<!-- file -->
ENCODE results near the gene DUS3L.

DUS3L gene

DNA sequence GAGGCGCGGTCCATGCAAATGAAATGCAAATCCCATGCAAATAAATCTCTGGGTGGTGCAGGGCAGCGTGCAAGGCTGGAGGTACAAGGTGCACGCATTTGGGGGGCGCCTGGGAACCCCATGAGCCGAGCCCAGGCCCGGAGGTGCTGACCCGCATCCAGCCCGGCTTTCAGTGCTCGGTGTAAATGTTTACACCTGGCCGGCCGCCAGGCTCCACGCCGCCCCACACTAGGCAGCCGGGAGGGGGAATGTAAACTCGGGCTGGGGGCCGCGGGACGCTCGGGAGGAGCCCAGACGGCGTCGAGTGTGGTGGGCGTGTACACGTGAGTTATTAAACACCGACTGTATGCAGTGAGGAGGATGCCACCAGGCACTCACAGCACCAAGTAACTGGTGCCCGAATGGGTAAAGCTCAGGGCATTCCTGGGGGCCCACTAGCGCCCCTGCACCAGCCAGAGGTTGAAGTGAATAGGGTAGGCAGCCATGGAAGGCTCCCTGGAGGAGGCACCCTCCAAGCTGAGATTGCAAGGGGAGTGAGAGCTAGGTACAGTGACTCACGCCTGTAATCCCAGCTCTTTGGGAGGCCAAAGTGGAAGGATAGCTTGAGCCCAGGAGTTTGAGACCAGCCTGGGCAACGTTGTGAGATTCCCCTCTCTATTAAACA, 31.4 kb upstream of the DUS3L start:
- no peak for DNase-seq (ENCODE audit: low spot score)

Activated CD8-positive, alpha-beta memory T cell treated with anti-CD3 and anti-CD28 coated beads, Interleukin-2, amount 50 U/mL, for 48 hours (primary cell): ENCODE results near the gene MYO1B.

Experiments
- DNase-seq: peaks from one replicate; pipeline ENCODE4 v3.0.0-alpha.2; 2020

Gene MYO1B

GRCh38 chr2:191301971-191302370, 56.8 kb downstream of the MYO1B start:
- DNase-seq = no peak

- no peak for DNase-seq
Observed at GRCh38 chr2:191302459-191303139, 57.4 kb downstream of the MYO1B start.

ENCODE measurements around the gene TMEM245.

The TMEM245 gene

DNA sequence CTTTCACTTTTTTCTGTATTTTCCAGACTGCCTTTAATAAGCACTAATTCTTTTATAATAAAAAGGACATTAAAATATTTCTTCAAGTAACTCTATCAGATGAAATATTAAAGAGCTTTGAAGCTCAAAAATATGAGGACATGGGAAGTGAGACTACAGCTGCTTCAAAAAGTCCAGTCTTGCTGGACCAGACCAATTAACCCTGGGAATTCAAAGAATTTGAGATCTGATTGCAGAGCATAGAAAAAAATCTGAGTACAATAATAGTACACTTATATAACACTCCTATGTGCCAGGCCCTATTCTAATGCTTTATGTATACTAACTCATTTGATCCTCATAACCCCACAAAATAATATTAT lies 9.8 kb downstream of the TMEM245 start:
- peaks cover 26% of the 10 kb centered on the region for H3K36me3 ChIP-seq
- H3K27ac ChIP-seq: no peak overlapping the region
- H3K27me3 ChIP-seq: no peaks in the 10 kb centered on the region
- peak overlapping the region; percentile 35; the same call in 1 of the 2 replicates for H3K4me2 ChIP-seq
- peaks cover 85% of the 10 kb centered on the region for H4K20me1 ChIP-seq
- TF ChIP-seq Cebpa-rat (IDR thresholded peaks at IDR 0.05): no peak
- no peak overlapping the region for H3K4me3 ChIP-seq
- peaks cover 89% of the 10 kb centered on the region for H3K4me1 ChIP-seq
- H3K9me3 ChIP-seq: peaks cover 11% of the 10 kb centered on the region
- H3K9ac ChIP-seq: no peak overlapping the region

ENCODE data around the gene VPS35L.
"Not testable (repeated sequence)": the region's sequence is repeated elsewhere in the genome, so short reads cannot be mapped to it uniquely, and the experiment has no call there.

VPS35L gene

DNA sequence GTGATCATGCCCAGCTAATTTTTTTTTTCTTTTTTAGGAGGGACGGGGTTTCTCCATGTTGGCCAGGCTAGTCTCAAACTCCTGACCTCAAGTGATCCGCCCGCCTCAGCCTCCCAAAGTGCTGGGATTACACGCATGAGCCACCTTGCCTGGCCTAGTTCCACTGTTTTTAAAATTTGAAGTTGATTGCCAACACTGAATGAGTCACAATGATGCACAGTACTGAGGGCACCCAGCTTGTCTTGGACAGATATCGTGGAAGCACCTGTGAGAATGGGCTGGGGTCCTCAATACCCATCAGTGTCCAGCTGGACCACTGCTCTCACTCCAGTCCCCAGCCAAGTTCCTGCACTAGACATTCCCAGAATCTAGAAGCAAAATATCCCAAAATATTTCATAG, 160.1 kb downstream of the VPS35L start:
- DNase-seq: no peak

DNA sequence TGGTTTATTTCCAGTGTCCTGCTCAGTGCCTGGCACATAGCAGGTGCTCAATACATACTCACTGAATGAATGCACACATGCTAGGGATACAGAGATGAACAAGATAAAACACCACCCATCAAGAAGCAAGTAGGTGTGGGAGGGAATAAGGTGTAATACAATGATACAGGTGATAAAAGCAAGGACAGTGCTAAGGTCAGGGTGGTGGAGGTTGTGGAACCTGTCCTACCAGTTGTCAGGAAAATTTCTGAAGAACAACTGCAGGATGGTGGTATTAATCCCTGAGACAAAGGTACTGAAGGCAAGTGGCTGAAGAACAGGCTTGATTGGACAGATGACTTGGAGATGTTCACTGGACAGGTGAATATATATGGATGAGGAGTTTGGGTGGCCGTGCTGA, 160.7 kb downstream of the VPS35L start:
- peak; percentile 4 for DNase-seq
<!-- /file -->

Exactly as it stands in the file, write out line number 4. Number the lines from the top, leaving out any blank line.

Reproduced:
- no peak for DNase-seq (ENCODE audit: low spot score)